For a fresh mix, I added the normal 1cup/cf. I also ended up doing a top dress ~3 months into the season. The container tom's really seemed to suck it up, although it did wipe out all my carefully cultivated moss.:rolleyes: Next fresh mix, I'm going to use a bit more, like 1 1/2cups. This is for container tomatoes.

    For the used mix, I'm doing 1cup/cf and adding a bit of gypsum for more Ca. We'll see how it goes, but it seems hard to OD tomatoes on Ca.

    Wet
     
  10. im planning on doing mine in some raised beds. gotta love it, came to this site cause i like lookin at nugs and plants and that kinda shit, and now am into organic gardening for veggies.

    really appreciate the input!
     
  11. I'm chuckling. The title is about used LD soil, who hates DL. :D
     
  12. [​IMG]

    can't get enuf of it
     
  13. That's because you don't mix good soil and treat it well. ;)

    Imo of course.
     
  14. #14 hope2toke, Mar 28, 2012
    Last edited by a moderator: Mar 28, 2012
    If you liked that, here's another good one:
    [​IMG]
    Age Old Liquid Ca-libur 20 Suspension 2.5 Gallon

    Ca-Libur 20 is a high analysis suspension liquid calcium for the correction of calcium deficiencies and strengthening cell walls. It is formulated from organically certified materials and can be applied as a foliar treatment with either a spray rig or orchard mister. It also can be used for the prevention of bitter pit. Repeated applications of Ca-Libur 20 will have an effect on the level of sun damage, and will act as a deterrent for crawling and egg laying pests on plants and trees.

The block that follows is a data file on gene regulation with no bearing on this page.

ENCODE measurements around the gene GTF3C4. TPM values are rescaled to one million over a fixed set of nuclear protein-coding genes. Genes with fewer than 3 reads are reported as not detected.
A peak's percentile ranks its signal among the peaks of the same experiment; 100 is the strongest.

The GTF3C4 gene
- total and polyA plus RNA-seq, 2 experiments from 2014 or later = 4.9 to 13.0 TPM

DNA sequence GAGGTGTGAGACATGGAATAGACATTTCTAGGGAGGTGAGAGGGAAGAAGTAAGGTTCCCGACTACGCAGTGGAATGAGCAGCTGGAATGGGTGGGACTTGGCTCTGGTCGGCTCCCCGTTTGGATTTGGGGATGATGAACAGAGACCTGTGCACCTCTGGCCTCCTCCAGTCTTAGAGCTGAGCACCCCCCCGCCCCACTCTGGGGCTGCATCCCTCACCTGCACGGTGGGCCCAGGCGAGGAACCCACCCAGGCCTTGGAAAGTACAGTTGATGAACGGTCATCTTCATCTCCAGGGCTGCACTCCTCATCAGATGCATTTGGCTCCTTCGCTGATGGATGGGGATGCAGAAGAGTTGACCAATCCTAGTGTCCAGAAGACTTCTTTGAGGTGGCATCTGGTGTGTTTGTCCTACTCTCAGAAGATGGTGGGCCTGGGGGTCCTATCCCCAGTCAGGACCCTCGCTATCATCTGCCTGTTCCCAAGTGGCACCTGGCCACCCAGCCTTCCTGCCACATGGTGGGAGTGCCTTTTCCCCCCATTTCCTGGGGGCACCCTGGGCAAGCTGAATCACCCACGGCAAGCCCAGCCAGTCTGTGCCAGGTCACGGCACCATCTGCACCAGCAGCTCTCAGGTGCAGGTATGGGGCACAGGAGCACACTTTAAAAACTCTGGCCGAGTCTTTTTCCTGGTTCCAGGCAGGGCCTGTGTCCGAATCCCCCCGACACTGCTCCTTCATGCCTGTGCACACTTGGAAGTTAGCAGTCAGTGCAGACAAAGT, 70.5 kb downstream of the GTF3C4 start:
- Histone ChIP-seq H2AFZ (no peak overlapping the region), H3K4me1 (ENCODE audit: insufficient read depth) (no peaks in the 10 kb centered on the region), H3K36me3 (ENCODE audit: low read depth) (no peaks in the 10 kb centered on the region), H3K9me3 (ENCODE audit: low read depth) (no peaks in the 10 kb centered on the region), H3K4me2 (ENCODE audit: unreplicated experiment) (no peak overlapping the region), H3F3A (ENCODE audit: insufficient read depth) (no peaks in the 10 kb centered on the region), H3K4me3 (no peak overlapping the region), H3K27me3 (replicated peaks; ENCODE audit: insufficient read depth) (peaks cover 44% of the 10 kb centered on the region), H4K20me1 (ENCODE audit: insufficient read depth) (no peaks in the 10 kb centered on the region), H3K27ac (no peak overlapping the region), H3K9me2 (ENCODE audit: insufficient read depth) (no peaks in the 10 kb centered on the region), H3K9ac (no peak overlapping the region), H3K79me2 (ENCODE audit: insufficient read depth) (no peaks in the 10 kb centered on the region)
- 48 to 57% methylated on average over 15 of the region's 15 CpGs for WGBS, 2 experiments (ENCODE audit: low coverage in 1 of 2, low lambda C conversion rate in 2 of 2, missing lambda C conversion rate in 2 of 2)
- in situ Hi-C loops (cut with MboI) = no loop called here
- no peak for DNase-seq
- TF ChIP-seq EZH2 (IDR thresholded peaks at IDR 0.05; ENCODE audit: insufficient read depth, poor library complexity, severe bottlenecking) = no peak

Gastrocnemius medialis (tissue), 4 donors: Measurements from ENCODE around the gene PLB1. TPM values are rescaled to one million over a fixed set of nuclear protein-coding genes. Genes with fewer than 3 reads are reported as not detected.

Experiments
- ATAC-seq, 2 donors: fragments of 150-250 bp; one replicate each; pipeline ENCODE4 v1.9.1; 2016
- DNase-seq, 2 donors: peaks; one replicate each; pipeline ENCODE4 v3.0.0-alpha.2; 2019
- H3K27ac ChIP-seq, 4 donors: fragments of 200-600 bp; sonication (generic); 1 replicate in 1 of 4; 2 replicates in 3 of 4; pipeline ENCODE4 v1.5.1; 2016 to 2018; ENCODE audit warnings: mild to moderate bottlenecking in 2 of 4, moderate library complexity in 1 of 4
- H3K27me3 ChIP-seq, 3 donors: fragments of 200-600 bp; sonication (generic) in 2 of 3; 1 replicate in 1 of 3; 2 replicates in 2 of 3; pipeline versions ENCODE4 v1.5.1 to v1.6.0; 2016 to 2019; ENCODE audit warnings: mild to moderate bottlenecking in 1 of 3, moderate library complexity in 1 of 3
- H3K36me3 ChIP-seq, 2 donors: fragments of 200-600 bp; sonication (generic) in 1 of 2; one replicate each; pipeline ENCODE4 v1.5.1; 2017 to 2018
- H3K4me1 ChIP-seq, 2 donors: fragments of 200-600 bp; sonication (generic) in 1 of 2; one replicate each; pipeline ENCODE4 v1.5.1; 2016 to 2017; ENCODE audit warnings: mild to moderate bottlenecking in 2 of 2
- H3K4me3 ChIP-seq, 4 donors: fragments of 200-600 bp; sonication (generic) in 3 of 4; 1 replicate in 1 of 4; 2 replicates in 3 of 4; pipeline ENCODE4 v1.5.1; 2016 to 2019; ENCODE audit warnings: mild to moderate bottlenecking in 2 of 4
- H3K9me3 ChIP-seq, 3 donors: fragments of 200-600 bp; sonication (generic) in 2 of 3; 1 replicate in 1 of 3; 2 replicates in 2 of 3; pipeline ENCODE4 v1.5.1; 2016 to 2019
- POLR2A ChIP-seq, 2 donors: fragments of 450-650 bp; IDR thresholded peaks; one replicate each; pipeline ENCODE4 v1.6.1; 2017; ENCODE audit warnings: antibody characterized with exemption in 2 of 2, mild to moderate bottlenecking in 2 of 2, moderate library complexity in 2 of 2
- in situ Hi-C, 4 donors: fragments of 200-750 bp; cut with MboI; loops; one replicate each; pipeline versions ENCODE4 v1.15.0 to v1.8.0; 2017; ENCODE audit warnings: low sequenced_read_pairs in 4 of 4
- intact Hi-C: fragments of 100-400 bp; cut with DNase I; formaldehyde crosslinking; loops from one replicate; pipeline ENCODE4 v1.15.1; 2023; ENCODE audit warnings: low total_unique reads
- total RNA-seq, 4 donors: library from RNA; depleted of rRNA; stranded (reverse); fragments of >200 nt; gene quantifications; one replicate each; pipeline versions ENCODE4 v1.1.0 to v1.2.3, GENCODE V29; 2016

9%
    Details
    SKU\tXHH0419
    Weight\t4.00 lbs

    MRSP:\t$7.95
    Our price:\t$7.25
     
  15. #15 hope2toke, Mar 28, 2012
    Last edited by a moderator: Mar 28, 2012
    Actually there is s study showing the liming assists the establishment of glomus mosseae, with infertile soils... in order to achieve ph 6

    Plant and Soil, Volume 168-169, Number 1 - SpringerLink i think there are a few issues with Dolomite lime. it takes 5-6 years to break down, only then loading the cation sites with calcium and magnesium. Wetdog this explains why you need to keep adding dolomites on your dirt.

    after the 5-6 years it takes to break down it doesn't get better: